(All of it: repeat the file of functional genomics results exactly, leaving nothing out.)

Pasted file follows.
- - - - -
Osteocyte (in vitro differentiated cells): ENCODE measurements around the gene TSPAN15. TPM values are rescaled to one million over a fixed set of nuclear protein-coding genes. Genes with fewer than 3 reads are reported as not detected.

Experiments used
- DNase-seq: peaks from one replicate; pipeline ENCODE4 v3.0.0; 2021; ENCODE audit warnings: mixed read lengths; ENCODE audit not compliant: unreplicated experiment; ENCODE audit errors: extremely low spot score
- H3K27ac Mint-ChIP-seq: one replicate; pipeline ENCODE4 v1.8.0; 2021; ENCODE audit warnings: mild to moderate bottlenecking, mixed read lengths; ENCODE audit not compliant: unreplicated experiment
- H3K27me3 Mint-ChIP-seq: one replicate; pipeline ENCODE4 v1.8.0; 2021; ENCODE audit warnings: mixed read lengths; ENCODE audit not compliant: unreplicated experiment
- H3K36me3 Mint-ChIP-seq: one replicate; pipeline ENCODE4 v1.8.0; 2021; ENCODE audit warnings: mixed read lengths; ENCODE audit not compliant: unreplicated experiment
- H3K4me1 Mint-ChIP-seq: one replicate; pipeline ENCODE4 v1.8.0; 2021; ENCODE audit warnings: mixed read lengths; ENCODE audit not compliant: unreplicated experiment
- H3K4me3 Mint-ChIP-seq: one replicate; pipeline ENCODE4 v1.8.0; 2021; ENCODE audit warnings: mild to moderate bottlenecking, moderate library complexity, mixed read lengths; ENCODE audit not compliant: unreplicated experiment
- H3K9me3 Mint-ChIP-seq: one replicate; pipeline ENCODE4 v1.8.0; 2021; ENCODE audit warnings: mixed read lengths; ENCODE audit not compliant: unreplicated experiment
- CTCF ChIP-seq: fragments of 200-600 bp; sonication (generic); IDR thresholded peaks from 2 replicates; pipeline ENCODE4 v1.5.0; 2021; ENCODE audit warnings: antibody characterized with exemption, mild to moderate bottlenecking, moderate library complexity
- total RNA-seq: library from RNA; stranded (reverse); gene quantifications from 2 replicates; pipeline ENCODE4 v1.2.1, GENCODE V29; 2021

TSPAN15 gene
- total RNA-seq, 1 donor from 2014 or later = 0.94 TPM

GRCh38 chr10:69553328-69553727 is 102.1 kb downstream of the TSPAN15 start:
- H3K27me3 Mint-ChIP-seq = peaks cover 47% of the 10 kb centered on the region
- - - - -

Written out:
Osteocyte (in vitro differentiated cells): ENCODE measurements around the gene TSPAN15. TPM values are rescaled to one million over a fixed set of nuclear protein-coding genes. Genes with fewer than 3 reads are reported as not detected.

Experiments used
- DNase-seq: peaks from one replicate; pipeline ENCODE4 v3.0.0; 2021; ENCODE audit warnings: mixed read lengths; ENCODE audit not compliant: unreplicated experiment; ENCODE audit errors: extremely low spot score
- H3K27ac Mint-ChIP-seq: one replicate; pipeline ENCODE4 v1.8.0; 2021; ENCODE audit warnings: mild to moderate bottlenecking, mixed read lengths; ENCODE audit not compliant: unreplicated experiment
- H3K27me3 Mint-ChIP-seq: one replicate; pipeline ENCODE4 v1.8.0; 2021; ENCODE audit warnings: mixed read lengths; ENCODE audit not compliant: unreplicated experiment
- H3K36me3 Mint-ChIP-seq: one replicate; pipeline ENCODE4 v1.8.0; 2021; ENCODE audit warnings: mixed read lengths; ENCODE audit not compliant: unreplicated experiment
- H3K4me1 Mint-ChIP-seq: one replicate; pipeline ENCODE4 v1.8.0; 2021; ENCODE audit warnings: mixed read lengths; ENCODE audit not compliant: unreplicated experiment
- H3K4me3 Mint-ChIP-seq: one replicate; pipeline ENCODE4 v1.8.0; 2021; ENCODE audit warnings: mild to moderate bottlenecking, moderate library complexity, mixed read lengths; ENCODE audit not compliant: unreplicated experiment
- H3K9me3 Mint-ChIP-seq: one replicate; pipeline ENCODE4 v1.8.0; 2021; ENCODE audit warnings: mixed read lengths; ENCODE audit not compliant: unreplicated experiment
- CTCF ChIP-seq: fragments of 200-600 bp; sonication (generic); IDR thresholded peaks from 2 replicates; pipeline ENCODE4 v1.5.0; 2021; ENCODE audit warnings: antibody characterized with exemption, mild to moderate bottlenecking, moderate library complexity
- total RNA-seq: library from RNA; stranded (reverse); gene quantifications from 2 replicates; pipeline ENCODE4 v1.2.1, GENCODE V29; 2021

TSPAN15 gene
- total RNA-seq, 1 donor from 2014 or later = 0.94 TPM

GRCh38 chr10:69553328-69553727 is 102.1 kb downstream of the TSPAN15 start:
- H3K27me3 Mint-ChIP-seq = peaks cover 47% of the 10 kb centered on the region